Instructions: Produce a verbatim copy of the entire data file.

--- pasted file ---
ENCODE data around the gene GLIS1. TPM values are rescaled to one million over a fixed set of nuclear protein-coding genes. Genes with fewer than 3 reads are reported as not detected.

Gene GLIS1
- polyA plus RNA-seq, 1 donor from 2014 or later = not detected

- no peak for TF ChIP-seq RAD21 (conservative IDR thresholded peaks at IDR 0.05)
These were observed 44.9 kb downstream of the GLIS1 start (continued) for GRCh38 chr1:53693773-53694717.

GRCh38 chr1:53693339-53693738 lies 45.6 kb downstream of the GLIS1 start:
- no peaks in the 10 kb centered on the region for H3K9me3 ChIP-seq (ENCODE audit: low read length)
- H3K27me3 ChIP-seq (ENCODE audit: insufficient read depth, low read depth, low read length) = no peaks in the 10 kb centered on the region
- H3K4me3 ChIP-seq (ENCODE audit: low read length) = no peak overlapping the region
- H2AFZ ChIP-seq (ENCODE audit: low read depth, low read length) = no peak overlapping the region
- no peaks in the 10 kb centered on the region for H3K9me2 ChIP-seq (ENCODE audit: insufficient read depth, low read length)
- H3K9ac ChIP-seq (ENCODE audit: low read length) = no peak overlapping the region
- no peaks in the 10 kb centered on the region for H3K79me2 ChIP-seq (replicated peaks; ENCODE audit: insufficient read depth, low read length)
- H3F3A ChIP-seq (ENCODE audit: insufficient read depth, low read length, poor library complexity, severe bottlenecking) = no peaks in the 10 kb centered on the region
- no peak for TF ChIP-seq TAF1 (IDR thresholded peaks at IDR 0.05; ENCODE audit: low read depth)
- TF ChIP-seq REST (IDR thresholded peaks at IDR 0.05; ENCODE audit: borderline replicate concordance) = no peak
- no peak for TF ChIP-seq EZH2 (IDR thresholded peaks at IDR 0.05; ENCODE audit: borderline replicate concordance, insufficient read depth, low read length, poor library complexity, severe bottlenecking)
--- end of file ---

ENCODE data around the gene GLIS1. TPM values are rescaled to one million over a fixed set of nuclear protein-coding genes. Genes with fewer than 3 reads are reported as not detected.

Gene GLIS1
- polyA plus RNA-seq, 1 donor from 2014 or later = not detected

- no peak for TF ChIP-seq RAD21 (conservative IDR thresholded peaks at IDR 0.05)
These were observed 44.9 kb downstream of the GLIS1 start (continued) for GRCh38 chr1:53693773-53694717.

GRCh38 chr1:53693339-53693738 lies 45.6 kb downstream of the GLIS1 start:
- no peaks in the 10 kb centered on the region for H3K9me3 ChIP-seq (ENCODE audit: low read length)
- H3K27me3 ChIP-seq (ENCODE audit: insufficient read depth, low read depth, low read length) = no peaks in the 10 kb centered on the region
- H3K4me3 ChIP-seq (ENCODE audit: low read length) = no peak overlapping the region
- H2AFZ ChIP-seq (ENCODE audit: low read depth, low read length) = no peak overlapping the region
- no peaks in the 10 kb centered on the region for H3K9me2 ChIP-seq (ENCODE audit: insufficient read depth, low read length)
- H3K9ac ChIP-seq (ENCODE audit: low read length) = no peak overlapping the region
- no peaks in the 10 kb centered on the region for H3K79me2 ChIP-seq (replicated peaks; ENCODE audit: insufficient read depth, low read length)
- H3F3A ChIP-seq (ENCODE audit: insufficient read depth, low read length, poor library complexity, severe bottlenecking) = no peaks in the 10 kb centered on the region
- no peak for TF ChIP-seq TAF1 (IDR thresholded peaks at IDR 0.05; ENCODE audit: low read depth)
- TF ChIP-seq REST (IDR thresholded peaks at IDR 0.05; ENCODE audit: borderline replicate concordance) = no peak
- no peak for TF ChIP-seq EZH2 (IDR thresholded peaks at IDR 0.05; ENCODE audit: borderline replicate concordance, insufficient read depth, low read length, poor library complexity, severe bottlenecking)